get the health insurance along with it. a new non-profit in nashville, tennessee is trying to help musicians get affordable insurance. >> reporter: look in any direction on any corner, and there is a singer, a song writer, and melody maker. nashville. ♪ >> where local drummer andy peek has been playing clubs for nearly 30 years giving gig to gig with little and sometimes no insurance. >> they were experiencive. and if you had any preexisting conditions you were out of it. >> the music industry has a major economic impact around the country, perhaps that's most visible here in nashville. but us dissite all of the money, over 76% of them have no access to health care benefits. >> you would be surprised at the
number of people that we have talked to that probably make less than $12,000 a year. >> reporter: and that's one of the reasons a new organization, the music health alliance based in nashville, has been counseling members about health services soon to be available. >> we're helping the people before they get on the radio, and we're helping those people after they have hit their heyday. >> reporter: it's artists like andy peek who received help dealing with the healthcare.gov website over the past few months. >> you keep getting kicked off and kicked off and kicked off, and getting back on the system. it's difficult. >> reporter: former record industry workers like these two, say it is worth the
frustrations. >> a lot of it is the education. they just don't understand what it is. and they are almost afraid to go through the process. >> reporter: for andy peek confusion was created about the affordable care act, so he stopped his application process. >> i didn't want to push the button and sign up for 280, $300 a month and add that to my meager month to month income. >> reporter: as the dust settled he said counciling allowed him to take another look and finally sign up. now he will pay around $150 a month for insurance. ♪ i'm meteorologist dave warren, the arctic air is continuing to push through north dakota now into nebraska, kansas and right around denver.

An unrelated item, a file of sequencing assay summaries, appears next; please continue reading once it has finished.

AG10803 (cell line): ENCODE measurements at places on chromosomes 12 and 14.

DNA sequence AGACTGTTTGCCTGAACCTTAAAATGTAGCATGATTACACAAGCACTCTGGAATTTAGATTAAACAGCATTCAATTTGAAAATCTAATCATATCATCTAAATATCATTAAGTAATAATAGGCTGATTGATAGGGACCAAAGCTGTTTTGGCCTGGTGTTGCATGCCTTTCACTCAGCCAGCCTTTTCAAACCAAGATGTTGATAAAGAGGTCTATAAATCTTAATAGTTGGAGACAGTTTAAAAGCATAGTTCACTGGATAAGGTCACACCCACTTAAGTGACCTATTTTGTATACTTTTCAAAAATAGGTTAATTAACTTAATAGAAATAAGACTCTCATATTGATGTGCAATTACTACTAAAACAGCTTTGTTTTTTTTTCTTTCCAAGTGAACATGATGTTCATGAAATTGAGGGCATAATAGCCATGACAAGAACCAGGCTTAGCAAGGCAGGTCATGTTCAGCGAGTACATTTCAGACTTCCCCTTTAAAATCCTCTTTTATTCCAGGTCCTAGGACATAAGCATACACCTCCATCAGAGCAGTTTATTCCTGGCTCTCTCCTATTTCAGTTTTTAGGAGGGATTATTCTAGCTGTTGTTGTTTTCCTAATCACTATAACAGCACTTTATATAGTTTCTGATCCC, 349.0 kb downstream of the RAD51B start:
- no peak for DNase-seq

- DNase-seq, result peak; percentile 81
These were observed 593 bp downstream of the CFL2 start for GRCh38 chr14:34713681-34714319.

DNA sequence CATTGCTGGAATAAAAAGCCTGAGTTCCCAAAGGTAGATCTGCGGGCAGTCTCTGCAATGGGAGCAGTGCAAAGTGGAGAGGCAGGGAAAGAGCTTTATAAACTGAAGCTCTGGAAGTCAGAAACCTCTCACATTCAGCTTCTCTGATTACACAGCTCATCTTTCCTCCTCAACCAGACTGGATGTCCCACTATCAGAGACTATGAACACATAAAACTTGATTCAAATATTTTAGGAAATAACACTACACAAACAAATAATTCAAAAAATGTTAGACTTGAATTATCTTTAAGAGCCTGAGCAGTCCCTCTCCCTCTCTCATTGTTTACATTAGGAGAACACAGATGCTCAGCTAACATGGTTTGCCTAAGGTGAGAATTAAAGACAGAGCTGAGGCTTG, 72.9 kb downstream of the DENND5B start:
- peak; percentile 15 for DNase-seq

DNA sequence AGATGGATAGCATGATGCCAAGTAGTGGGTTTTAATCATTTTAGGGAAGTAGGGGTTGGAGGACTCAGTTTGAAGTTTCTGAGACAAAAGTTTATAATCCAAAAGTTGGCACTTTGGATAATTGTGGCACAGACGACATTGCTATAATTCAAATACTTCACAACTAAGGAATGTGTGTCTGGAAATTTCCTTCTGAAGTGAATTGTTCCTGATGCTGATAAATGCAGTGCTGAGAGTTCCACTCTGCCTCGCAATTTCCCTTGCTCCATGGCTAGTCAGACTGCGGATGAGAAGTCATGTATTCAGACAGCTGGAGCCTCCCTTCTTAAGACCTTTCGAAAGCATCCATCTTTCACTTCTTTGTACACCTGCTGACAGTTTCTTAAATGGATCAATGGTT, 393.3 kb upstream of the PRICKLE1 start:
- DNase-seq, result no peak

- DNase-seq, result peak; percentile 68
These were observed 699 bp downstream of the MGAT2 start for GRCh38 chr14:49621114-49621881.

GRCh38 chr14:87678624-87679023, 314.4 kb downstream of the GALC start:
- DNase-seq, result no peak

these are the current temperatures, single digits now. as this air pushes south. there is some snow with it. fairly light, but continuing toment come down in minnesota there, through michigan and over the great lakes. additional accumulation just a few inches. another three to six inches possible. the snow and rain down to the south is what is coming. these are wind chills, 30 to 40 below with the wind chill. that's what it will feel like on your skin if you are exposed. freezing rain will be the next proob. this is when you get rain that coats surfaces anywhere from a quarter inch to a half inch of ice cumulation can really cause problems on the roadways and power lines. we have a low-pressure system developing, and that will bring
the warm air up over the cold air, that's when you get the rain that freezes. this area looks to be that area of freezing rain in texas, oklahoma, through arkansas, and up into the warmer air you see that area shrink just a bit. overnight thursday to early friday, oklahoma and texas will see a lot of that rain falling and freezing on contact. if it falls before it hits the ground it could be sleet, but we could get a quarter inch to half inch of ice accumulation there. so most likely power outages and travel will be a problem there. temperatures in the 50s and 60s, but only 5 to 15 in much of the midwest. stephanie? all right. we're waiting for president
the u.s. economy is growing but so is the income gap between the rich and the pour. we are waiting for president obama to talk about changing that and other aspects of the economy. that is the woman that will be introducing him. and we'll have him in just a few moments. mike viqueira joins us for now with more on what to expect from the president. good morning. >> stephanie. good morning. as usual when it comes to politics and policy in washington, it is complicated. the president is trying to put forward his agenda for the state of the union speech and for the last three years of his presidency. he is going to take the populous